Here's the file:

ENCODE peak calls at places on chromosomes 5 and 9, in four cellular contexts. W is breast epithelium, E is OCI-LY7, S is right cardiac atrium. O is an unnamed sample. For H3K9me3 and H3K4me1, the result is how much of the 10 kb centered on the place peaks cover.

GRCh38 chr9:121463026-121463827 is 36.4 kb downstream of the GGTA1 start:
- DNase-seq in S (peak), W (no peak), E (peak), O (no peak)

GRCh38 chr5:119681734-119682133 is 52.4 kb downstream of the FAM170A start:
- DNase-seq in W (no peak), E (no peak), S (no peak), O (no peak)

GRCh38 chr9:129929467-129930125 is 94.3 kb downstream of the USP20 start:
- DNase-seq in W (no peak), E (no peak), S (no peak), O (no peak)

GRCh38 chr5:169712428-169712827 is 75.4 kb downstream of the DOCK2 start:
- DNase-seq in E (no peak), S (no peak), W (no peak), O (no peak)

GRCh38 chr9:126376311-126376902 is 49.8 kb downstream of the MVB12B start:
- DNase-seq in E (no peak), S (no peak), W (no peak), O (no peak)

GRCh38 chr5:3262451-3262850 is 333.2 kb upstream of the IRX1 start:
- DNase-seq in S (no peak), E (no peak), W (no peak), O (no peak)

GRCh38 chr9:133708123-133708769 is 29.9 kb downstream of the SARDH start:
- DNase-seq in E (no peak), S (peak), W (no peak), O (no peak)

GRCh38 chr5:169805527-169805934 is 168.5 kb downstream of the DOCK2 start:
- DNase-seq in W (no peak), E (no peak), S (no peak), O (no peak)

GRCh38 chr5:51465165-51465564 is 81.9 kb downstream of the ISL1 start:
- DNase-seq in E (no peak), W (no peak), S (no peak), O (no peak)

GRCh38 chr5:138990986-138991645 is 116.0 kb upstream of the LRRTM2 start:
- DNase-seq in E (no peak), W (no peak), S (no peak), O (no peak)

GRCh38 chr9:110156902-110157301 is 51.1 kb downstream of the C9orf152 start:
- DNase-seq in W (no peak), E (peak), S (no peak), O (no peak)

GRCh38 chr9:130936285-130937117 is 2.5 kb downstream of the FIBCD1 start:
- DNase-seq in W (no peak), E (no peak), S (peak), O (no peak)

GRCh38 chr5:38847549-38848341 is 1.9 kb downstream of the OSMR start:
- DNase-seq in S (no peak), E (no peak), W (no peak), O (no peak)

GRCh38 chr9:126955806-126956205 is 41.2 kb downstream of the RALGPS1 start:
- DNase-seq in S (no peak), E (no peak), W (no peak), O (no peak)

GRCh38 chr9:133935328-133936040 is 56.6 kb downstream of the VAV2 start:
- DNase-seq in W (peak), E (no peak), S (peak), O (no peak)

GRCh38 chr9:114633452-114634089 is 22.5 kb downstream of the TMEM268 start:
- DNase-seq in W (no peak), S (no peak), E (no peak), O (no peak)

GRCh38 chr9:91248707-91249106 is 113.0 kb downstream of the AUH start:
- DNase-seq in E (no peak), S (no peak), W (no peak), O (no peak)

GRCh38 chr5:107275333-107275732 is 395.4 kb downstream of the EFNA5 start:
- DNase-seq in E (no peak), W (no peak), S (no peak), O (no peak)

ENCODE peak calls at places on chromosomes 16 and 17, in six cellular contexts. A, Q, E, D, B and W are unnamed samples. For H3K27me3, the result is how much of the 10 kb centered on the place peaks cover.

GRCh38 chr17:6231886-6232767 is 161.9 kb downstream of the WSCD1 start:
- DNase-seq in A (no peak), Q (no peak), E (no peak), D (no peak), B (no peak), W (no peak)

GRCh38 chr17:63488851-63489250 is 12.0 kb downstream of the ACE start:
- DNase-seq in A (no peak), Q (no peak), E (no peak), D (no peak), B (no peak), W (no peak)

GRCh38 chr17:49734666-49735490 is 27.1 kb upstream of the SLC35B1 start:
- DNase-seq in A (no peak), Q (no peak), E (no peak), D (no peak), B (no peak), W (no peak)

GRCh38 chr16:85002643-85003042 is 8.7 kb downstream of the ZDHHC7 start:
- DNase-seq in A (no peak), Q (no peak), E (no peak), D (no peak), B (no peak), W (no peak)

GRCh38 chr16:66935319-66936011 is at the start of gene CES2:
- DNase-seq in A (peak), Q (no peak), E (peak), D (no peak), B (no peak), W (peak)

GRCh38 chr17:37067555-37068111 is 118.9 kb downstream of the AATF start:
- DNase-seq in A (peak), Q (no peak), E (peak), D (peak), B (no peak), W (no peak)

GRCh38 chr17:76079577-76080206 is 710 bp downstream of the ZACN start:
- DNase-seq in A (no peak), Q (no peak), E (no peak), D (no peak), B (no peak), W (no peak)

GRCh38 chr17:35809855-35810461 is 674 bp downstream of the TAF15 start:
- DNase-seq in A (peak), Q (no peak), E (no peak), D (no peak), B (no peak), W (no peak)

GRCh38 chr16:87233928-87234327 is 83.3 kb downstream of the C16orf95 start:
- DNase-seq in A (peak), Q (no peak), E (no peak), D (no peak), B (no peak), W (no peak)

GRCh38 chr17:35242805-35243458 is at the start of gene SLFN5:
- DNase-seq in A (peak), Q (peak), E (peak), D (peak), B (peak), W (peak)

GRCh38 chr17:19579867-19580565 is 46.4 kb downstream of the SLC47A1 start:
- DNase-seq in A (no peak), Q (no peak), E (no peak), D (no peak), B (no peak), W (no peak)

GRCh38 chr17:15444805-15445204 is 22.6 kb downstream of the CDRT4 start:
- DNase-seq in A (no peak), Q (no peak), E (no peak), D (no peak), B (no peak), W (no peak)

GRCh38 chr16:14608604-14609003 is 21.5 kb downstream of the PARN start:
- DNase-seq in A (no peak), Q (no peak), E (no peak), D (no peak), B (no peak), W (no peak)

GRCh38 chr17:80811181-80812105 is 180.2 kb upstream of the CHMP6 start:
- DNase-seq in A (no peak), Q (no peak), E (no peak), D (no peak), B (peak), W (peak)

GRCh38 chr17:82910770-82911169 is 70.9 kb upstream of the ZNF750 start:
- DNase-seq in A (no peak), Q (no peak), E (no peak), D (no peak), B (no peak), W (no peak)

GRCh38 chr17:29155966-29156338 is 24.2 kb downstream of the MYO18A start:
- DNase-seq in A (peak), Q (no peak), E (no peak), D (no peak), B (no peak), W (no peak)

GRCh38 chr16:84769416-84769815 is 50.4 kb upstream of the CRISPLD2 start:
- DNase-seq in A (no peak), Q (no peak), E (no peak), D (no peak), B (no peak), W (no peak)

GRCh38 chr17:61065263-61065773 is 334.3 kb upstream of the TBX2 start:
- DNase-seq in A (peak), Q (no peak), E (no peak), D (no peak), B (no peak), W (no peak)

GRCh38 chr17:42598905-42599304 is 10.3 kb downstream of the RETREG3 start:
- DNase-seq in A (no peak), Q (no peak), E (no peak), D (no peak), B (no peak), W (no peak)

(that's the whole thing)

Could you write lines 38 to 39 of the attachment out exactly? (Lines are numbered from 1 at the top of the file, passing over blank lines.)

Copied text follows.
ENCODE peak calls at places on chromosomes 16 and 17, in six cellular contexts. A, Q, E, D, B and W are unnamed samples. For H3K27me3, the result is how much of the 10 kb centered on the place peaks cover.

GRCh38 chr17:6231886-6232767 is 161.9 kb downstream of the WSCD1 start: